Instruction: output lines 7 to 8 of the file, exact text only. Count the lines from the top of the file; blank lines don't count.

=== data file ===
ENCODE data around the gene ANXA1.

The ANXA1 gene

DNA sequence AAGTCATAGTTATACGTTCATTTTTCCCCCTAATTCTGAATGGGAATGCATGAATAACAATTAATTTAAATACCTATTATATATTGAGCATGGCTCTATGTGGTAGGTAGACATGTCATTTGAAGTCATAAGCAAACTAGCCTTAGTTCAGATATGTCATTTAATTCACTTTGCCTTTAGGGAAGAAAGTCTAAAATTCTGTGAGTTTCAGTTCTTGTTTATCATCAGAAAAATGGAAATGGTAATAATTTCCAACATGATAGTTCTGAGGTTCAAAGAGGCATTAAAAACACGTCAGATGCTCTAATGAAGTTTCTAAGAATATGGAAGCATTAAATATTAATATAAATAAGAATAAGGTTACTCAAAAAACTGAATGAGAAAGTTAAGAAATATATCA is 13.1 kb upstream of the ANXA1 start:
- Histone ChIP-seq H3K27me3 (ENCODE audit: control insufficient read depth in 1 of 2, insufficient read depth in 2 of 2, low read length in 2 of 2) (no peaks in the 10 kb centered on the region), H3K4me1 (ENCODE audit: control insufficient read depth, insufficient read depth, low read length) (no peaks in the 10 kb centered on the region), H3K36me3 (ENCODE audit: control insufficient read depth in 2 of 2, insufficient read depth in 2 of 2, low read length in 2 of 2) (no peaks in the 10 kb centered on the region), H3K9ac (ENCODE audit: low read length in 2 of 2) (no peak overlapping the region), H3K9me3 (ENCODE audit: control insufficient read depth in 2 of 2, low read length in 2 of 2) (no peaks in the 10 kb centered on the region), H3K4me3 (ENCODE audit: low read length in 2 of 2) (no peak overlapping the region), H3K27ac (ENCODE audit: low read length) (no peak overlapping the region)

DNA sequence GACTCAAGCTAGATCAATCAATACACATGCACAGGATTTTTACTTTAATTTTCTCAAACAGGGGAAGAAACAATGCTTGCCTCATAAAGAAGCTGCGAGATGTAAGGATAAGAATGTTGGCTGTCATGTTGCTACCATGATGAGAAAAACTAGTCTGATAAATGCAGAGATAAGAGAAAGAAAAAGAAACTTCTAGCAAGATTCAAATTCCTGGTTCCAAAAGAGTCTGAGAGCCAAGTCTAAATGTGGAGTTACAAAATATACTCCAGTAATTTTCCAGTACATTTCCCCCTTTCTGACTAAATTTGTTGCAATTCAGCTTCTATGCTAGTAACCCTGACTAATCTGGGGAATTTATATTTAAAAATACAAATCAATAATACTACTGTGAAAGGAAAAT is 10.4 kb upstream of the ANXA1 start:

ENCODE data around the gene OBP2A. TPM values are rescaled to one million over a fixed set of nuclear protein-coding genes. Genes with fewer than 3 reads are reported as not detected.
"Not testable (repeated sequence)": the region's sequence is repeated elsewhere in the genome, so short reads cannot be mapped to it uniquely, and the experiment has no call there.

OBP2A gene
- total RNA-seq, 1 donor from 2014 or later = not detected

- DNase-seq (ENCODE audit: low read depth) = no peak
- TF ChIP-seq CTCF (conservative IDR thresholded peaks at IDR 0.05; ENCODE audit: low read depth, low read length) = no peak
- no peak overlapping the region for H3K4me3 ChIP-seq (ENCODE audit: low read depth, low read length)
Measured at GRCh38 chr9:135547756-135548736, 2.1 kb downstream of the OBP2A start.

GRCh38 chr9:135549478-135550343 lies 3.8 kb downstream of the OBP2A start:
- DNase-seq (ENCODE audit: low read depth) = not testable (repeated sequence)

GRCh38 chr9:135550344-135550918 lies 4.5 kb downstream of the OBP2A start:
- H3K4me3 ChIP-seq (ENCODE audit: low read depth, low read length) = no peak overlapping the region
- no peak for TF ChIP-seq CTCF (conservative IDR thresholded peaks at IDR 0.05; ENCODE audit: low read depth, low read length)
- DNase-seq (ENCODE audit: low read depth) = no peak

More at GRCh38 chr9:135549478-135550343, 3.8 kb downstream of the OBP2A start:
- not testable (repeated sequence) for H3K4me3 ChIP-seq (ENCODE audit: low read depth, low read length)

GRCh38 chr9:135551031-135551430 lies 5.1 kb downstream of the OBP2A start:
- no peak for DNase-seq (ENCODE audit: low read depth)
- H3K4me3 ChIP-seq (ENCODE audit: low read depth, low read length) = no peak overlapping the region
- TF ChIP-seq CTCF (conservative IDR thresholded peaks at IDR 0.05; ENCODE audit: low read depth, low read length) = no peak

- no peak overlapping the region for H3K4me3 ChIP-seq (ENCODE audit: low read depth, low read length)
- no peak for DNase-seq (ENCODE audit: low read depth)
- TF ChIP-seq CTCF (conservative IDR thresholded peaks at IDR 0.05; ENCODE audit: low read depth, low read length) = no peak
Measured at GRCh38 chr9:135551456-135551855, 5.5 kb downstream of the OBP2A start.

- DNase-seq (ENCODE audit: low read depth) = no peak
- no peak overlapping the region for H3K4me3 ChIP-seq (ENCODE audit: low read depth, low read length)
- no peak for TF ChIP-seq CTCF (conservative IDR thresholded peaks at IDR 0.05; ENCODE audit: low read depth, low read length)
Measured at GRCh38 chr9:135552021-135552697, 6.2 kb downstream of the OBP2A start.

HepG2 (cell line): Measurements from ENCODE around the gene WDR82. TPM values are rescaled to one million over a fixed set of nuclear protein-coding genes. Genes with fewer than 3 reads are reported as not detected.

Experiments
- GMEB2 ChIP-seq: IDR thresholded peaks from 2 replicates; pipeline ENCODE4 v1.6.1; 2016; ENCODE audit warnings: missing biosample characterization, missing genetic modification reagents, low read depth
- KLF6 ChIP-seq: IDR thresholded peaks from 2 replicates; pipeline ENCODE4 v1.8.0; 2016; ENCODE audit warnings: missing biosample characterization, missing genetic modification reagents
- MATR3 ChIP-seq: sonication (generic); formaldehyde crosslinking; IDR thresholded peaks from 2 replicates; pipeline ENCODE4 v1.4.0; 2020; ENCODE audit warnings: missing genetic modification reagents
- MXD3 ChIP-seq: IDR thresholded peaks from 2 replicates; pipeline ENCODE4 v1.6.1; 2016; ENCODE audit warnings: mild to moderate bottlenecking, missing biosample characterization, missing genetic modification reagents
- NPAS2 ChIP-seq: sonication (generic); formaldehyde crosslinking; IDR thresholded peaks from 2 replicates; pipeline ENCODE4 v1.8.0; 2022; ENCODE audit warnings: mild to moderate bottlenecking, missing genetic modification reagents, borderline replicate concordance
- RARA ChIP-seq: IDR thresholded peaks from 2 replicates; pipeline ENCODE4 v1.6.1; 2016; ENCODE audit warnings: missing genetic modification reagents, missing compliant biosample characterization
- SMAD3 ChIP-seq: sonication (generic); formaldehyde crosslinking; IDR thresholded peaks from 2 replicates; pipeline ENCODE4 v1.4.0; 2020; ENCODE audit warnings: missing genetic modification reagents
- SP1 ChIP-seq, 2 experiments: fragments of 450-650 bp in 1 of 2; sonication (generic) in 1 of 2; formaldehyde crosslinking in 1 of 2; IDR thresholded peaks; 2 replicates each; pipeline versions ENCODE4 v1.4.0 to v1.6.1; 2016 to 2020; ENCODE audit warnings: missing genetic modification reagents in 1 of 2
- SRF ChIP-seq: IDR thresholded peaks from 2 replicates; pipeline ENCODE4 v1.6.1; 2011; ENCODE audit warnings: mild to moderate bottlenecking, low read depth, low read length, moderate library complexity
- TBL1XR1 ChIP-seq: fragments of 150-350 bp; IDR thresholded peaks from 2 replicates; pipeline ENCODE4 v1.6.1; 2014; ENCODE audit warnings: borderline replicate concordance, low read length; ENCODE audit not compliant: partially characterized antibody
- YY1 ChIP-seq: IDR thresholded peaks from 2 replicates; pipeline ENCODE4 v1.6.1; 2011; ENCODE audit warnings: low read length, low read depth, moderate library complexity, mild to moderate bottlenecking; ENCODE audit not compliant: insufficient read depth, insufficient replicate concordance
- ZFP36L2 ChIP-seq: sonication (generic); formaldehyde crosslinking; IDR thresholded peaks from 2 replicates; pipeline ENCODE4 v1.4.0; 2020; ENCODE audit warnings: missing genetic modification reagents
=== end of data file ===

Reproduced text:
"Not testable (repeated sequence)": the region's sequence is repeated elsewhere in the genome, so short reads cannot be mapped to it uniquely, and the experiment has no call there.

OBP2A gene